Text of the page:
What is much more intriguing is the description of the most recent “partners” event.: “A Special Eucharist at the cathedral – followed by a restricted finger buffet” Some arcane form of digital bondage or just a “get to know one another” game where you have to pass the vol au vents without using your hands?


“My dear people”, writes the Archbishop of Cape Town, Njongonkulu Ndungane, “During March, in response to prayer pressure, I spent five days at St George’s Cathedral exercising a ministry of presence and listening. It became clear to me that the recent events at the cathedral had caused a deep pain, hurt, wounded ness and brokenness. Consequently, the Dean as chief pastor went through considerable stress.”

As well he might. Behind this grisly western liberal counselling jargon is a fascinating little tale – or rather tail. The Dean, one Rowan Smith, who went to South Africa in the year Desmond Tutu returned, 1967, had posed for a “public service film” in support of the South African Gay and Lesbian Film Festival. Mr Smith, who has made no secret of his sexuality, is shown in full vestments at the altar, intoning, “They say that homosexuals are the devil’s spawn , but I don’t believe that.”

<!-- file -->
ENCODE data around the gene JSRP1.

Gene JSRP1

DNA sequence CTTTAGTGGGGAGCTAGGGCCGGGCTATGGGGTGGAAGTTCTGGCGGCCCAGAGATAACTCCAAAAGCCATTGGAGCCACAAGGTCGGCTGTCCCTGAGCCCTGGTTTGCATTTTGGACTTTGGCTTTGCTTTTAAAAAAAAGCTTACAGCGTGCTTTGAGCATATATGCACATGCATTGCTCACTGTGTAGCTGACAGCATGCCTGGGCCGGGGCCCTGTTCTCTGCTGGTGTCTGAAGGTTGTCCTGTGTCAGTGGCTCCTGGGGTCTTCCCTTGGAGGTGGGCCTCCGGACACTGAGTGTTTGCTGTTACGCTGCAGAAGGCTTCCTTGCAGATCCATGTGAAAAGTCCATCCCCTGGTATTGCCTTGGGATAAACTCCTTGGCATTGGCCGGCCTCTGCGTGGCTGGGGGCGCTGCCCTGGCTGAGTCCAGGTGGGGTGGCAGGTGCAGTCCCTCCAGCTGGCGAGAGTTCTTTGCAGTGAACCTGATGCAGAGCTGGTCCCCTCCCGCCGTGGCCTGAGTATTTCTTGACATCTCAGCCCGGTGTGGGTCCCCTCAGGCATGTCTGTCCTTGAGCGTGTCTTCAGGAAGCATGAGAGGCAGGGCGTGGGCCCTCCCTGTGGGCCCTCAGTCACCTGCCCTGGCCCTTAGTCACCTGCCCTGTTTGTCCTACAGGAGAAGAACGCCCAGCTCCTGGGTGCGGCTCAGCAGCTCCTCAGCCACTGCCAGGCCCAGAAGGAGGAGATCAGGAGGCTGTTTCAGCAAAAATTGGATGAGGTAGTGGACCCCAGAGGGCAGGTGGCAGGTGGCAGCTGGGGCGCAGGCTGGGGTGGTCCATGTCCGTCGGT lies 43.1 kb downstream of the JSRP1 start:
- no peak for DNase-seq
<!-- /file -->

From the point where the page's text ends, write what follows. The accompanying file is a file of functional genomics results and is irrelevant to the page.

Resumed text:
As Mr Smith turns from the altar, popping out from under his garments is the devil’s tail. Mr Smith, who was staying in Seattle while the Archbishop sorted out the furore, will not, of course be sacked. He has been given “time out for therapy” and “a three months sabbatical soon after Easter”. So that’s all right then.